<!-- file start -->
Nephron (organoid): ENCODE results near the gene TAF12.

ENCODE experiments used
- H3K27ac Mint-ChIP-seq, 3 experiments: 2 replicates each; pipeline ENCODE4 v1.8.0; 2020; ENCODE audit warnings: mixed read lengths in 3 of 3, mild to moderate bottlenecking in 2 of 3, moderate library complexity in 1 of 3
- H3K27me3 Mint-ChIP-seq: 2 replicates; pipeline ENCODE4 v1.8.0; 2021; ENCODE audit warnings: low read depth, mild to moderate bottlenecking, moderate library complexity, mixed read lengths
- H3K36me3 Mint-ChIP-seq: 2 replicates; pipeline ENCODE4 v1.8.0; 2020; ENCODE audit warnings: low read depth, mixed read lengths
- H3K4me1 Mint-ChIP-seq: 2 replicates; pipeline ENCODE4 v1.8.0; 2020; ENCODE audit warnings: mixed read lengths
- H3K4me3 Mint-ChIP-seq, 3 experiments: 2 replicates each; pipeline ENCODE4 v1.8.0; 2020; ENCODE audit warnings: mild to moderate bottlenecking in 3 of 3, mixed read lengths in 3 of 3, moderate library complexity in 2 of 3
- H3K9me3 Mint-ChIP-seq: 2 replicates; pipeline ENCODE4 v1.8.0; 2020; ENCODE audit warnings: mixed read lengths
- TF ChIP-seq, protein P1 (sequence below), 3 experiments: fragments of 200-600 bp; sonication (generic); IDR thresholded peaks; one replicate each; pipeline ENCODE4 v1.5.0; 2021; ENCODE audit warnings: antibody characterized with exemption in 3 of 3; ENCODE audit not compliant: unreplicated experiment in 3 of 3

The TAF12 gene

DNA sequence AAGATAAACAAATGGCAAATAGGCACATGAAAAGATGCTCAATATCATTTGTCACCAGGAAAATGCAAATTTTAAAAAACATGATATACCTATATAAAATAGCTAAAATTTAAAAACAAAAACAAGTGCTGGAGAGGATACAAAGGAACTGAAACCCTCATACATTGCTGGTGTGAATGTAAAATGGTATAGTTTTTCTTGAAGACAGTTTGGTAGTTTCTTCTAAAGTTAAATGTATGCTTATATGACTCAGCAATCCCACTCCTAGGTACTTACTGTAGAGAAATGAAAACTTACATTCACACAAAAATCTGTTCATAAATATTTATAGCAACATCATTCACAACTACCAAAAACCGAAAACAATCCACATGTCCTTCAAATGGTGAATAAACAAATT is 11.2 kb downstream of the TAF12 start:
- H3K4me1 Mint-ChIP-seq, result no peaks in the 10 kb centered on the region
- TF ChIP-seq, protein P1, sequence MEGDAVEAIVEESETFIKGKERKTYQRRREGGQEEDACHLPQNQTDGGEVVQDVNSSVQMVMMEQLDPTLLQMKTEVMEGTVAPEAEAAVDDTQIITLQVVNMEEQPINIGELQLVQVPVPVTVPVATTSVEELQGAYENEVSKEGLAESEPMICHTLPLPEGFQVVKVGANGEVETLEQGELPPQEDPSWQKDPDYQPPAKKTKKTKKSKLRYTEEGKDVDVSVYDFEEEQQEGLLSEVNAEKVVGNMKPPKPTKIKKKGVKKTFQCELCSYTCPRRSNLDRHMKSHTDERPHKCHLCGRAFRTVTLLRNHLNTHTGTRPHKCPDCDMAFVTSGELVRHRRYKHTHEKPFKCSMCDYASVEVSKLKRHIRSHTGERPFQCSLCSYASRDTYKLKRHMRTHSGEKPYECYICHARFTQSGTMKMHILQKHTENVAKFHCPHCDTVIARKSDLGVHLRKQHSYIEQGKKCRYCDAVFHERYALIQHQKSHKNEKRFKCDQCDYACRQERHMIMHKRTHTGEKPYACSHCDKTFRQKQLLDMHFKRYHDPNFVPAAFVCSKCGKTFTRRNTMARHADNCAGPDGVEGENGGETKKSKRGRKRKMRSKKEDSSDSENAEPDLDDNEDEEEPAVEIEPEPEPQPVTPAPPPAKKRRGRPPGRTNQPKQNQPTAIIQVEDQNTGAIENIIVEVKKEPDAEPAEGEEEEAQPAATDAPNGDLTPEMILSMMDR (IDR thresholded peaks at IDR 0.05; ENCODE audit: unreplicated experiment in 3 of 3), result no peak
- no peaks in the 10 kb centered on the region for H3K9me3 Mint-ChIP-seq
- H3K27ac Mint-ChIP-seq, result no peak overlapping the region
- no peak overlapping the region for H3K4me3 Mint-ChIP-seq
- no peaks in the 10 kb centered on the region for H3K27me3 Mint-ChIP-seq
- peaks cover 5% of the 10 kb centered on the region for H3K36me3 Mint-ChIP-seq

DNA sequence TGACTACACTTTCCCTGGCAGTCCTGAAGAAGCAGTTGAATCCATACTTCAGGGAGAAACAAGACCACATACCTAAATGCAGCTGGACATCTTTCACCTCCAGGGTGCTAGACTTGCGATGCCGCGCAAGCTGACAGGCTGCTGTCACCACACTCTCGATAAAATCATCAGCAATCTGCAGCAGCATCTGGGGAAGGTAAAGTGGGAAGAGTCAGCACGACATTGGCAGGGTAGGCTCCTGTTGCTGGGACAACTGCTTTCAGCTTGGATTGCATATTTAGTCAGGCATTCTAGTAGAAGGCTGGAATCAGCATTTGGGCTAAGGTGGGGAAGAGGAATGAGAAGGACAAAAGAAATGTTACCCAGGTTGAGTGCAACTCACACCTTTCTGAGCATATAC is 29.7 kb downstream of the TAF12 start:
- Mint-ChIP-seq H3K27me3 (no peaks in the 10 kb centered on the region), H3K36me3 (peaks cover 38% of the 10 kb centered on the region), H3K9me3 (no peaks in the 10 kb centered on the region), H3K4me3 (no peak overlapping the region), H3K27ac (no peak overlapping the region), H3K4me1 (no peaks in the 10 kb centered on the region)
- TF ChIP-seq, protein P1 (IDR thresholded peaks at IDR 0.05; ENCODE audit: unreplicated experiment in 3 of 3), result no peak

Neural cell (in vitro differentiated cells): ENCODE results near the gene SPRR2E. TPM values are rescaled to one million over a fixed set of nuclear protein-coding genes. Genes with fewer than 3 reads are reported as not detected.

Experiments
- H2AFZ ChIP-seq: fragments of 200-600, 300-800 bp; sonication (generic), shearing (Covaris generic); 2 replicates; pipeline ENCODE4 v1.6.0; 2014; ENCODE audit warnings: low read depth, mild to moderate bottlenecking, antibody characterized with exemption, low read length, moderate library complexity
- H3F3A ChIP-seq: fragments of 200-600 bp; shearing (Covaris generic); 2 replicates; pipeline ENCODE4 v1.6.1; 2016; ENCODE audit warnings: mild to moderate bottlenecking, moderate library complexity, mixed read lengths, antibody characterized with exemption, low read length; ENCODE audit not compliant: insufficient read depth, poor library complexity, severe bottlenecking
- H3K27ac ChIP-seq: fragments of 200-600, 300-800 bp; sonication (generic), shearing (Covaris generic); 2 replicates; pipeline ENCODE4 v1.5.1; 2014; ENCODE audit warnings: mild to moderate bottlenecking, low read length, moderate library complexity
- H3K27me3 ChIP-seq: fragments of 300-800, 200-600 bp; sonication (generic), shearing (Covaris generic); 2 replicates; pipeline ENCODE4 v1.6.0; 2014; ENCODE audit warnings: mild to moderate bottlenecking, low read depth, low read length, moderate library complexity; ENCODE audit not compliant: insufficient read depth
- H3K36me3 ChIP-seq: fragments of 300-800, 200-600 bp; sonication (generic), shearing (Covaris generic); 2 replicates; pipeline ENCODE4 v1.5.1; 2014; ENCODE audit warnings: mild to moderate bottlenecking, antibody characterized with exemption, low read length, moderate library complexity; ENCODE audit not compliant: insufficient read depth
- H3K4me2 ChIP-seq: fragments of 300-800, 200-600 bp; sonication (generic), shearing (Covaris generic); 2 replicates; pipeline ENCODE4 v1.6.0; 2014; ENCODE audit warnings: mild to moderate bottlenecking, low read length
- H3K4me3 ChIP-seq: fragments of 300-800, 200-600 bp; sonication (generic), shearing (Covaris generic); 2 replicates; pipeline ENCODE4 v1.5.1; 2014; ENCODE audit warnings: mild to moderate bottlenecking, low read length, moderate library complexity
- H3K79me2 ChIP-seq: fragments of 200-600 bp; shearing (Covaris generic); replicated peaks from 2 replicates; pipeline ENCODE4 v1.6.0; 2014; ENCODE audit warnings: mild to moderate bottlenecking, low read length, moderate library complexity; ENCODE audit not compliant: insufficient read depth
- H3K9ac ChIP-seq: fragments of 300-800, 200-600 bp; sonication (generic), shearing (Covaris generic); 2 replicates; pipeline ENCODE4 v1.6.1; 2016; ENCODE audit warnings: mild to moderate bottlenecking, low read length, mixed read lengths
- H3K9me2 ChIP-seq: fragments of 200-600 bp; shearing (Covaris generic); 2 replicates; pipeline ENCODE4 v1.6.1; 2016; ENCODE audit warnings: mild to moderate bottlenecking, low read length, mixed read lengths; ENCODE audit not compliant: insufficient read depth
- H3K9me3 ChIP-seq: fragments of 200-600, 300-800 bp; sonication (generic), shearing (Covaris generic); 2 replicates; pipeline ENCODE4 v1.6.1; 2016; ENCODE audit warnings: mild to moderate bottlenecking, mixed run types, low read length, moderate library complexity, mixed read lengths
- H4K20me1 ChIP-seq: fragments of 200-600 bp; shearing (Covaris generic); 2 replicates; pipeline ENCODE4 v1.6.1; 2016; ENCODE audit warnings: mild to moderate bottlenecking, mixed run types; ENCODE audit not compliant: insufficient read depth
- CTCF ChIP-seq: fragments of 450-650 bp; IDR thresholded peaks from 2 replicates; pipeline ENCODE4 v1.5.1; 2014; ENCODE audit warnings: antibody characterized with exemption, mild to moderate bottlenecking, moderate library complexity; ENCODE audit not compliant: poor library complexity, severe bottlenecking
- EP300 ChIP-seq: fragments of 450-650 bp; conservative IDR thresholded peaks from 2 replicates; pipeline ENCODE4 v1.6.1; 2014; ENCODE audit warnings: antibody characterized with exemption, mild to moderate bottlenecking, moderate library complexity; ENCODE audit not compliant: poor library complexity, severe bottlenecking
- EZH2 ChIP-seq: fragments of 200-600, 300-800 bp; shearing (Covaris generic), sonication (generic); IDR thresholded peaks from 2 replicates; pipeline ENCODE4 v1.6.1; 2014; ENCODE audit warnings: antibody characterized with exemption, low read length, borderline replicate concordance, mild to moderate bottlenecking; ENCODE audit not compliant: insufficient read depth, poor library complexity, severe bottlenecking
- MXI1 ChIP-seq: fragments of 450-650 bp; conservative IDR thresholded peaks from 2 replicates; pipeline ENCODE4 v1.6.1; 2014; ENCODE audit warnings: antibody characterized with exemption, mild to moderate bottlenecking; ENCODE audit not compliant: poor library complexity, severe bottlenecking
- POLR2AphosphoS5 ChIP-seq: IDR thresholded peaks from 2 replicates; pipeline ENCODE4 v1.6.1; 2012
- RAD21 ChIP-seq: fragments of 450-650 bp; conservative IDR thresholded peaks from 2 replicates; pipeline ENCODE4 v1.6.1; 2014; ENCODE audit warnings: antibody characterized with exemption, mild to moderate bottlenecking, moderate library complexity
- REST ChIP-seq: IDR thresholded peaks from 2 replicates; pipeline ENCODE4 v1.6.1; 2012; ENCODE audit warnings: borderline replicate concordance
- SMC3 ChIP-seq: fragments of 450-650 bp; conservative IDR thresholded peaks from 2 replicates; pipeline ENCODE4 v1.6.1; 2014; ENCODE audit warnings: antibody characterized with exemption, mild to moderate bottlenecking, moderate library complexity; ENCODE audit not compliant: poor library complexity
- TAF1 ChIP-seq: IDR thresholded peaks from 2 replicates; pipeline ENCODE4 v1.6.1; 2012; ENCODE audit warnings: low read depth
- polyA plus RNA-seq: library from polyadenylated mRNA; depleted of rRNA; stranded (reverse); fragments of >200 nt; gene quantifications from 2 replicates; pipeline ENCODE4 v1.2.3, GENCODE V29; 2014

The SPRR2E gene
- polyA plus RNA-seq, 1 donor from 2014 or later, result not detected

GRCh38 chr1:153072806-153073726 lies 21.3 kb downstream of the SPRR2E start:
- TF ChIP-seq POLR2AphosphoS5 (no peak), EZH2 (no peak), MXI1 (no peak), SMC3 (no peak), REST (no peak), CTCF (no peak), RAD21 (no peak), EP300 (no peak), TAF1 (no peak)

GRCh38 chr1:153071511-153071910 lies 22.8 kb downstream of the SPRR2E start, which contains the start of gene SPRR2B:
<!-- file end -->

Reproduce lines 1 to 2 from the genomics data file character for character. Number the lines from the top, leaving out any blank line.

Nephron (organoid): ENCODE results near the gene TAF12.

ENCODE experiments used